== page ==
International Property Rights Index 2010 released
Pakistan ranks at 104th out of 125 countries
Nepal better than Pakistan; India at 53; Bangladesh consistently at the bottom
In Gender Equality for property rights, Pakistan ranks 68 out of 80 countries
Piracy accounts for the entire music market in Pakistan
Lahore February 23, 2010: Alternate Solutions Institute is proud to announce the release of the 2010 International Property Rights Index (IRPI) today, which measures the intellectual and physical property rights of 125 nations representing 97 per cent of the world’s GDP. This year, 62 international organizations, including Alternate Solutions Institute, partnered with the Property Rights Alliance in Washington, DC and its Hernando de Soto Fellowship program to produce the 4th annual IPRI.
The IPRI uses three primary areas of property rights to create a composite score: Legal and Political Environment (LP), Physical Property Rights (PPR), and Intellectual Property Rights (IPR). Most importantly, the IPRI emphasizes the great economic differences between countries with strong property rights and those without. Nations falling in the first quintile enjoy an average national GDP per capita of $35, 676; almost double that of the second quintile with an average of $20, 087. The third, fourth, and fifth quintiles average $9,375, $4,699, and $4,437 respectively.
The findings of the IPRI 2010 show that countries with stronger property rights tend to have a higher per capita income and attract more Foreign Direct Investment (FDI).
With regard to Pakistan, property rights continue to be a challenge. This year Pakistan’s score on the scale of IPRI fell to 3.9 from last year’s 4.0 (out of 10), and its rank slid down to 104 (out of 125 countries) from last year’s 90 (out of 115 countries). In the two components, Legal and Political Environment, and Physical Property Rights, Pakistan performed badly, whereas in the third component, Intellectual Property Rights, its position remained unchanged. In the regional ranking (Asia and Oceania region with19 countries), Pakistan stood at 18 with Bangladesh at 19.
Actually after a slight improvement in 2009, the Pakistan’s IPRI decreased in 2010. The LP score decreased for the second consecutive year. While the Rule of Law and Control of Corruption scores remained largely unchanged in 2010, the Judicial Independence and Political Stability scores decreased dramatically. Political Stability for Pakistan ranked the lowest of the scored countries in the index. PPR increased in 2009, but the situation with respect to physical property rights regressed in 2010. Access to Loans fell 0.6 points, while expert opinion of the protection of physical property rights slightly improved.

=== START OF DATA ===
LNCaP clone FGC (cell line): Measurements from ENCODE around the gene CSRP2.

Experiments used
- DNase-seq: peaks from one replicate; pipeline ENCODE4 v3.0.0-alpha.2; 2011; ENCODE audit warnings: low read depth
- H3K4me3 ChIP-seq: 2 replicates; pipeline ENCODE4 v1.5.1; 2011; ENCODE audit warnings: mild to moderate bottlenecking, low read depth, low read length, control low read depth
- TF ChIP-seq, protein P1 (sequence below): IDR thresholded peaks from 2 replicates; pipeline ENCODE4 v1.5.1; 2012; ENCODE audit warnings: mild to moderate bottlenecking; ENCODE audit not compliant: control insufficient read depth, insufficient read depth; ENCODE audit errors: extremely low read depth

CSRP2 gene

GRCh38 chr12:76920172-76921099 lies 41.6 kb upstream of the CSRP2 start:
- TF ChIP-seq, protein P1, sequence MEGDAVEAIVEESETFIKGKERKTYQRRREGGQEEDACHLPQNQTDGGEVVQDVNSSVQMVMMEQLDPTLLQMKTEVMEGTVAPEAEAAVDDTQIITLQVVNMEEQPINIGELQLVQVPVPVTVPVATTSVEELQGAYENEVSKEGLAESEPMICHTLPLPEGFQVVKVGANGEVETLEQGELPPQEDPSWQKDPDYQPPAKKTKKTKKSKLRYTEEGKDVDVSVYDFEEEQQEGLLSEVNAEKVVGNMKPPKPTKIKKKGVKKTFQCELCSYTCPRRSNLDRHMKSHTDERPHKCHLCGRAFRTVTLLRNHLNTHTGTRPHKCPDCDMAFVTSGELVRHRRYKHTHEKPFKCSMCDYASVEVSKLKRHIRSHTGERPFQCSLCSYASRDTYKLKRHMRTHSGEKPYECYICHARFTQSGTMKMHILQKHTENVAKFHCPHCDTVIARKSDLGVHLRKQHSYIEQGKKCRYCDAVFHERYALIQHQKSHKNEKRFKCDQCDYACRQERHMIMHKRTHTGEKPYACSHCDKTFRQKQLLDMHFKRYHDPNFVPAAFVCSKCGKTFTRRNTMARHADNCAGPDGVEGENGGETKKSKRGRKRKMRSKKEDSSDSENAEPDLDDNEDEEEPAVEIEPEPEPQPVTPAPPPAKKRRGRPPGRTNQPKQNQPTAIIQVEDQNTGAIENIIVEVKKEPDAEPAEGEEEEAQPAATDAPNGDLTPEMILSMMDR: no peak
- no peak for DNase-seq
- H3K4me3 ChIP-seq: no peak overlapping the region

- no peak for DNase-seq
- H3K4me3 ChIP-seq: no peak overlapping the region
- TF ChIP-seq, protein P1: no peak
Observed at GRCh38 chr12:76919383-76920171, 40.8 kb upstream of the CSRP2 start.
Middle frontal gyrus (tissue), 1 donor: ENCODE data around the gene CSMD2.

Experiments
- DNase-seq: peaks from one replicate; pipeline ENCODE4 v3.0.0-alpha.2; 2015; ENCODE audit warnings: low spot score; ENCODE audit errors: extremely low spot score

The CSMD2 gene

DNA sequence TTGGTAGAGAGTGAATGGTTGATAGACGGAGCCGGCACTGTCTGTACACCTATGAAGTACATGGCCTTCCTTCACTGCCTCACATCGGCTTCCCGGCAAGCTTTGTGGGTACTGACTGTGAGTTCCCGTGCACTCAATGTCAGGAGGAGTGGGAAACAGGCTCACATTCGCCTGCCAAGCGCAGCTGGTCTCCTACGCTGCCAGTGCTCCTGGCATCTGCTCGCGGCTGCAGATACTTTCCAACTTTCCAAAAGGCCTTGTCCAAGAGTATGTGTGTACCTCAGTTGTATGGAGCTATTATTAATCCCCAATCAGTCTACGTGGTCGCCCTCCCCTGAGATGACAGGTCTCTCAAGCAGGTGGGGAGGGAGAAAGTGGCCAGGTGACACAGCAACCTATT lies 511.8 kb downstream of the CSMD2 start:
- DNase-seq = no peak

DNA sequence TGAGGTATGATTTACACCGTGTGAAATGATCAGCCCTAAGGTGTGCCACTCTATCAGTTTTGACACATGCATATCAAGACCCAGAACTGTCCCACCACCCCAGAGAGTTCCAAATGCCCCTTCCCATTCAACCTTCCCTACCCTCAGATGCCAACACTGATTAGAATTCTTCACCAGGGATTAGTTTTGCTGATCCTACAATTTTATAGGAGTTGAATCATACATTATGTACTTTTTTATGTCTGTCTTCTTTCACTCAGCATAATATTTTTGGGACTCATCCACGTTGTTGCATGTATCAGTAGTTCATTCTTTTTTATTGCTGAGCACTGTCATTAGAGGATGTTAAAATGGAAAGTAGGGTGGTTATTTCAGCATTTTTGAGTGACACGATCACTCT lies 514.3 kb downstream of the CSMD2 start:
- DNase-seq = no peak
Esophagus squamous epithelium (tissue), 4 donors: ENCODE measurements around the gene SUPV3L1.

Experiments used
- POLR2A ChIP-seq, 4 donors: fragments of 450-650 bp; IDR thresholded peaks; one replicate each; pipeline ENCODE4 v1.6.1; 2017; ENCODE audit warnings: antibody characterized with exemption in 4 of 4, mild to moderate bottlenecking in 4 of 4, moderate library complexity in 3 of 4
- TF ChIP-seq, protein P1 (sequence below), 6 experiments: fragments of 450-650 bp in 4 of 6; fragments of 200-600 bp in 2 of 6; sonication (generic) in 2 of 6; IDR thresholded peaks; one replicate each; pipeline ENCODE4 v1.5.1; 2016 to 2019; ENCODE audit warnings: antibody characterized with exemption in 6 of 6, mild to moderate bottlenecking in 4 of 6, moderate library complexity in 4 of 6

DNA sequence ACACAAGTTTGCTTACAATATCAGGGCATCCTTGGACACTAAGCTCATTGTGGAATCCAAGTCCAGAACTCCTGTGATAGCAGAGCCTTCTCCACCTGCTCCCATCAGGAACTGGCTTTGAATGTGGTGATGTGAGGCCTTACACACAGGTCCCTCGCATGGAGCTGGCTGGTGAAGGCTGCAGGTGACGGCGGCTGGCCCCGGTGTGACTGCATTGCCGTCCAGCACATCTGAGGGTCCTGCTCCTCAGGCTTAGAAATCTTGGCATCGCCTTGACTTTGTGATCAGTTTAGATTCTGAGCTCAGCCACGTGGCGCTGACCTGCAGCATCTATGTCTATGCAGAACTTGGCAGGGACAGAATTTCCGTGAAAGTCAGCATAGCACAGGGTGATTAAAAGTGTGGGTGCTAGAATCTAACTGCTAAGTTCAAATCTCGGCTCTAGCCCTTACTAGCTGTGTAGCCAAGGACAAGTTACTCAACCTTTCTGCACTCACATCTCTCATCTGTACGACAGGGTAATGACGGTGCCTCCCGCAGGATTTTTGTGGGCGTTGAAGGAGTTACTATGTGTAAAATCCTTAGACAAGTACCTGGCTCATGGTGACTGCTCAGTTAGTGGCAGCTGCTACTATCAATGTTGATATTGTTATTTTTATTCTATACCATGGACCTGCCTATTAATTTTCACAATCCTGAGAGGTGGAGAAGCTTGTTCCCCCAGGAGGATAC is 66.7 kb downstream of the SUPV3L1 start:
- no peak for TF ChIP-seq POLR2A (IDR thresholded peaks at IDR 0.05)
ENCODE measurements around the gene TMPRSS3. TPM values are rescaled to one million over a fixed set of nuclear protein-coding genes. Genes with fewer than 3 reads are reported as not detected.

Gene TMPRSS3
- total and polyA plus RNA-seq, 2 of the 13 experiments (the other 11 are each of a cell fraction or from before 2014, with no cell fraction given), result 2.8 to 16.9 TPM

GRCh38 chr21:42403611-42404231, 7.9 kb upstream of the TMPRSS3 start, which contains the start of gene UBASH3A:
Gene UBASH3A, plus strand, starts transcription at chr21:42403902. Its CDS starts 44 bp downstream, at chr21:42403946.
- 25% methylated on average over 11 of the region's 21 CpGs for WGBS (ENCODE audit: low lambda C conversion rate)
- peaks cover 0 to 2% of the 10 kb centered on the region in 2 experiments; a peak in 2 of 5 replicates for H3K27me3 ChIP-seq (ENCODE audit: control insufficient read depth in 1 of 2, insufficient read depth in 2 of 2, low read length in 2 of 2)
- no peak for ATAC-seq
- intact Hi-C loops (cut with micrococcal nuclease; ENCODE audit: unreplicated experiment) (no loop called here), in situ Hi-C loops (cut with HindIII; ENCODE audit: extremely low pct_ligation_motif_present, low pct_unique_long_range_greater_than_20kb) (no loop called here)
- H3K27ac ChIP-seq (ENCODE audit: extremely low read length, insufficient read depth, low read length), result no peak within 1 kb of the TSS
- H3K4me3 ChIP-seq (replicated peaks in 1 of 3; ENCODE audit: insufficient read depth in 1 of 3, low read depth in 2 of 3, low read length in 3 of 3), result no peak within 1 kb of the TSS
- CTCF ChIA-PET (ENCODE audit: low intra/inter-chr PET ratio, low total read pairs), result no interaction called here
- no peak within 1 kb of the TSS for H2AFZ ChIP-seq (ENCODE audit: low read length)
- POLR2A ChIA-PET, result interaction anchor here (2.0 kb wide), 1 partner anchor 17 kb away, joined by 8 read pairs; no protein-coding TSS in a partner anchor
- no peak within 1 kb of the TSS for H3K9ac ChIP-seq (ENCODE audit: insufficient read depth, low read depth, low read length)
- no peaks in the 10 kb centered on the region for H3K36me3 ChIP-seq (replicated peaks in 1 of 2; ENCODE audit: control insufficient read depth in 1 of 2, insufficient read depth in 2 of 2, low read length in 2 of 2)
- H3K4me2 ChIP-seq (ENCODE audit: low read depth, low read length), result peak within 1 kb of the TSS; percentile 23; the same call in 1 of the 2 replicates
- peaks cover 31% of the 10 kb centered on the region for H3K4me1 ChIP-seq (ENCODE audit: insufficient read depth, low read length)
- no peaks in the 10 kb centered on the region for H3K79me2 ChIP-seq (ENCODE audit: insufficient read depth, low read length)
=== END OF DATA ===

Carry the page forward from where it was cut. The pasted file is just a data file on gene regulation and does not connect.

For Pakistan though the IPR score did not experience a net change in 2010, but this result is misleading. The Protection of Intellectual Property Rights score decreased 0.6 points. The Copyright Piracy score increased, but this change was only because there were no data for piracy of records and music in 2010. From 2007 to 2009, however, it is estimated that piracy accounted for the entire music market in Pakistan.
In Gender Equality, Pakistan ranked at 68 out of 80 countries. Interestingly, Pakistan, India, Bangladesh and Nepal appear to be lacking in securing property rights to women, and fall in the same group. India scored 5.1 with a ranking at 67, Bangladesh 5.2 with 65, and Nepal 5.3 with 64. Chad was placed at the bottom with 2.1 score, and Uruguay topped with full score.
Finland grabbed the top position with a score of 8.6, and Bangladesh fell to the bottom with a score of 2.6. India was placed at 53rd with 5.5 points. Nepal scored 4.0 points and ranked at 101.
Hernando de Soto, whose work in property rights lead to the inception of the IPRI, commented on the 2010 publication: “The fourth edition of the IPRI reveals encouraging signs of improvement in some countries, while also bringing attention to disturbing trends in others.”
The International Property Rights Index will provide the public, researchers and policymakers, from across the globe, with a tool for comparative analysis and future research on global property rights. The Index seeks to assist underperforming countries to develop robust economies through an emphasis on sound property law.
For more information and copy of the IPRI 2010, contact the Institute at